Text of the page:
Our guide to project management
Hotcourses Editor

Our guide to project management

First published date August 28 2015 Amended date August 28 2015

Did you know PRINCE is actually a form of project management and so is Agile. Confused? So were we! Project management can be a tricky subject to get your head round but with the help of project management expert, Carl Griffiths, we’ve attempted to explain it…


What is project management? 


Project management is all about overseeing and leading a task. It’s about ensuring a team works towards objectives to achieve change and the end goal. Project managers have a huge responsibility which is why many choose to take training in the subject in order to ensure they are at the top of their game.

Carl works for CUPE Projects, a project management training and consulting company, where he discusses and blogs all things project management. He suggests there are certain qualities that it is important for project managers to possess, 'A good PM (project manager) is somebody who can deliver consistent project success. In short, a project that meets the business case within a defined quality, time and budget. They should have leadership skills that fit well with interpersonal traits. They should be logical and centre themselves on building positive relationships. A good PM is able to select and apply the most suitable skill or tool to a project from their tool box.'


What makes a good project manager?


Project managers must be highly responsible people, as their role involves planning, managing resources, controlling progress and ensuring the delivery of the project. Carl is well rehearsed in managing projects himself, having successfully delivered the new CUPE website Project and the ISO 9001:2008 Project.

He says the best bit of the job is the variety of the work you might find yourself doing, 'A day is never dull in the world of project management. You are always interacting with different people and managing relationships between users and suppliers.' But what about the worst bit? 'They say a good project manager never sleeps…maybe stress?'

One way to reduce the stress of the job is to ensure you are fully trained before you take on the role of project manager. Carl agrees that training can prepare you for the work expected of you, 'Studying project management gives you a good idea of the way projects are run. For example, taking a course in an approach like PRINCE2 (Foundation) will help you to plan and organise PRINCE2 Projects; use the PRINCE2 method to ensure quality is delivered; and follow the processes to complete a successful PRINCE2 Project.'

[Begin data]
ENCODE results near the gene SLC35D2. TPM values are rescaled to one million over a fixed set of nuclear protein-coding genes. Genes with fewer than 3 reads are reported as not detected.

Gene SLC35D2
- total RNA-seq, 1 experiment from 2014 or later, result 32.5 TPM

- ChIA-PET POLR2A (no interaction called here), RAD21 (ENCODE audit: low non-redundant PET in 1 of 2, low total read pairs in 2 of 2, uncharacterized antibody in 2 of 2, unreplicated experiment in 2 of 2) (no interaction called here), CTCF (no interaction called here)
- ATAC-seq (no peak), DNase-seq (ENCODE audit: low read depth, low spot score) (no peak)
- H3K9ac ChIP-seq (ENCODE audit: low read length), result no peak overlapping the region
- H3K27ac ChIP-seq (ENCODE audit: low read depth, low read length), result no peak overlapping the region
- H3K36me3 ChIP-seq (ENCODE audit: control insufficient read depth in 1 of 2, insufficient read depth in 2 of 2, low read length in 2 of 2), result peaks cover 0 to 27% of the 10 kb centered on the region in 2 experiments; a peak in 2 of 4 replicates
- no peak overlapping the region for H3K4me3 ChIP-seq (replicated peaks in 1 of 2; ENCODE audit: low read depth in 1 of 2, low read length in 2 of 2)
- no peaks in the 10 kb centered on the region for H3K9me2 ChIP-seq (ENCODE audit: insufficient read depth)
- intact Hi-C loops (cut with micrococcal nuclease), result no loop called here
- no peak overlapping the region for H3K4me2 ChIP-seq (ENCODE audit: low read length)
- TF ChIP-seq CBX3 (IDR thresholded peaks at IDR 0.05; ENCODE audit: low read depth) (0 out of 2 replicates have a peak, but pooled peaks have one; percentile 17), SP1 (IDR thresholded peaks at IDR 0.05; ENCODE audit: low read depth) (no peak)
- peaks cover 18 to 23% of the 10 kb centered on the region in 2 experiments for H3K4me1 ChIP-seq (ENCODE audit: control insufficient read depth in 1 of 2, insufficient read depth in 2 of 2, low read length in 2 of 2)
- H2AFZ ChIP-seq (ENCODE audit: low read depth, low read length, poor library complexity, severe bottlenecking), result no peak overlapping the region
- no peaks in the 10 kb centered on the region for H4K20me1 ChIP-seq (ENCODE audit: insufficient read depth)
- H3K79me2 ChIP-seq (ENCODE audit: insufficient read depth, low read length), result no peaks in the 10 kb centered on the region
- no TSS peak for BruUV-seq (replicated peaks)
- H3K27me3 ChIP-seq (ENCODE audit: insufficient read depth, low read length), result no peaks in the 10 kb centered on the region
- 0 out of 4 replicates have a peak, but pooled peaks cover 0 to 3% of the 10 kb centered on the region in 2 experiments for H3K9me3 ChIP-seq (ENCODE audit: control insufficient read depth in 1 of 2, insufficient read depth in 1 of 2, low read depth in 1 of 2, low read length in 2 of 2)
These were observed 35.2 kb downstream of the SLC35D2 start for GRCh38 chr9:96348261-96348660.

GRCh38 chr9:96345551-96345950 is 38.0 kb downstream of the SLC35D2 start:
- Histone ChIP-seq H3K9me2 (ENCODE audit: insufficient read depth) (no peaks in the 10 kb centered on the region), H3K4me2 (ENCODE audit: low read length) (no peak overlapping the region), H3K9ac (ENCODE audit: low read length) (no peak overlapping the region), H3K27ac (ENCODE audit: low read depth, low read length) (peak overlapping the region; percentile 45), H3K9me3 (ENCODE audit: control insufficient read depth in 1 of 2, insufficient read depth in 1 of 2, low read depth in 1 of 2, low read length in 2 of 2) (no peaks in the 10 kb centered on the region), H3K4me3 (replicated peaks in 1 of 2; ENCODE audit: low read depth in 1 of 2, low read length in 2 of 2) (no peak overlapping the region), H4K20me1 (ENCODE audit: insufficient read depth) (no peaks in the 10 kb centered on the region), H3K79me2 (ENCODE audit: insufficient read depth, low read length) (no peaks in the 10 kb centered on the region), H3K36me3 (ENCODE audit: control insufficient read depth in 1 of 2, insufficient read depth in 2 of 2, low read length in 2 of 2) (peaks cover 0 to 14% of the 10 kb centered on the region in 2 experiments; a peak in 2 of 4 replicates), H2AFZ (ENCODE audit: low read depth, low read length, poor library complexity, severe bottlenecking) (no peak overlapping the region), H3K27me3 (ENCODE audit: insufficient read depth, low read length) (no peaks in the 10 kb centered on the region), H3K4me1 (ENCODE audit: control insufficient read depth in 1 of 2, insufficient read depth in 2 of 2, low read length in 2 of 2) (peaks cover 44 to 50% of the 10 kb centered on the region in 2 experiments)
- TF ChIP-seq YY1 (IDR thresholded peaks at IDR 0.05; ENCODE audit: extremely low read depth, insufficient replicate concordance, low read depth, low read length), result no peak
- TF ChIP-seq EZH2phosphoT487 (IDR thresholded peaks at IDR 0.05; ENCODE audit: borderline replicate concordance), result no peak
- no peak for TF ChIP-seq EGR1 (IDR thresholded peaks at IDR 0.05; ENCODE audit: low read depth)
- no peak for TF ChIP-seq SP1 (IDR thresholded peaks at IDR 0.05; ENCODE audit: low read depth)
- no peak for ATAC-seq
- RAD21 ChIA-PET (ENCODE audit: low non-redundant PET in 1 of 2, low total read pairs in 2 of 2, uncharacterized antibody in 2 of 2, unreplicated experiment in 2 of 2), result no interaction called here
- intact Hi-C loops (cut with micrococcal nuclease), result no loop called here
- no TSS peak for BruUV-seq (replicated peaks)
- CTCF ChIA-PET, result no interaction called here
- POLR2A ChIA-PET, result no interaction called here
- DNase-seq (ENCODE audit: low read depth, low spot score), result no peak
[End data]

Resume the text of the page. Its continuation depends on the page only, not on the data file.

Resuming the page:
What will it be like going on a course?


Project management courses are usually classroom based, in small groups and with an exam at the end. There is a lot of work to be done on these courses, often including reading beforehand. Carl stresses the importance of doing this, 'Complete your pre-course; you will gain more from the trainer if you do all the work given.'

By the end of a typical project management course, you will have probably completed an exam and will be able to work confidently managing a project on your own. Whether you come out of studying and go straight into a relevant role or not, you will still come away with skills that will really complement your CV and ensure you are an attractive prospective to many employers.


Carl breaks down some key project management terms:


APM – A body of knowledge required for project management, which is then used by the project manager when running a project. It provides the information to run a project but not the framework.


PRINCE2 – A method to run projects. It provides a clear framework of what needs to be done, by whom, and when, during the project. It is the method required by public sector organisations and those who work with them.


Agile – A method to run projects that have a definite delivery time. It considers how to embrace change and deliver the highest priority items to meet objectives within the time available, whilst still keeping the stakeholders involved.